One year gap between pregnancies reduces risk of mother mortality, premature births

According to a new study a one year gap between pregnancies reduces risk of mother mortality, premature births and smaller babies.

The study notes that while it is not necessary to have 18 months gap between pregnancies, a gap of one year between giving birth and getting pregnant again helps avoid health risks. The study pubished in JAMA Internal Medicine is based on data from 150,000 births in Canada

According to Dr Wendy Norman, senior author of the study says that findings should be a welcoming news for older women. Norman said that older mothers now have excellent evidence to guide the spacing of their children. Achieving that optimal one-year interval should be doable for many women and is clearly worthwhile to reduce complication risks.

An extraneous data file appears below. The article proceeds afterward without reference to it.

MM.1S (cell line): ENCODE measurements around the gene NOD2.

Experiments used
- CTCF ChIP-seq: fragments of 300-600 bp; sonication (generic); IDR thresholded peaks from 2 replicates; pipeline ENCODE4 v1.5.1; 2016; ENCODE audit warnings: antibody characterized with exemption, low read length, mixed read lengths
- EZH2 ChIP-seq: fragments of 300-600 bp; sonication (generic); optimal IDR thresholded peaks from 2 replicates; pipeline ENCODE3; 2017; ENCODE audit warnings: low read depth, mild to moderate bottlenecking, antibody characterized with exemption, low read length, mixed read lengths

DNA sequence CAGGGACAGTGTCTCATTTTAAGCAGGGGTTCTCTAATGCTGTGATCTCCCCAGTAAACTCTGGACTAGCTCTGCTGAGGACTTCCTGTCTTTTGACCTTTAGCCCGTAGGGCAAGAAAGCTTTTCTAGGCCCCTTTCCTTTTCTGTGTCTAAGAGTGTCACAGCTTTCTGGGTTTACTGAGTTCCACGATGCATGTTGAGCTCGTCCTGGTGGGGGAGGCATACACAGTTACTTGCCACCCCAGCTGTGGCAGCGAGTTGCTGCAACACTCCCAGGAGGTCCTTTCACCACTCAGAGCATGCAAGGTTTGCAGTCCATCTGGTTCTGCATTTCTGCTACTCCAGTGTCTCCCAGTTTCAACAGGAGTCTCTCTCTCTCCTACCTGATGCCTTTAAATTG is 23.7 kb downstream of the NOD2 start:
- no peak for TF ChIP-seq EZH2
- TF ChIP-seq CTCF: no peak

A year or 18 months is being considered as the ideal time gap between giving birth and becoming pregnant again.

“Our study found increased risks to both mother and infant when pregnancies are closely spaced, including for women older than 35. The findings for older women are particularly important, as older women tend to more closely space their pregnancies and often do so intentionally,” said Laura Schummers, study’s lead author.

Since the study looked at only one section of women in Canada, it is not yet certain how the findings will be applicable to the rest of the world.

James Anderson

Having developed startups for the better part of the last decade, James now covers healthcare stories with a business slant. Email: james@askhealthnews.com

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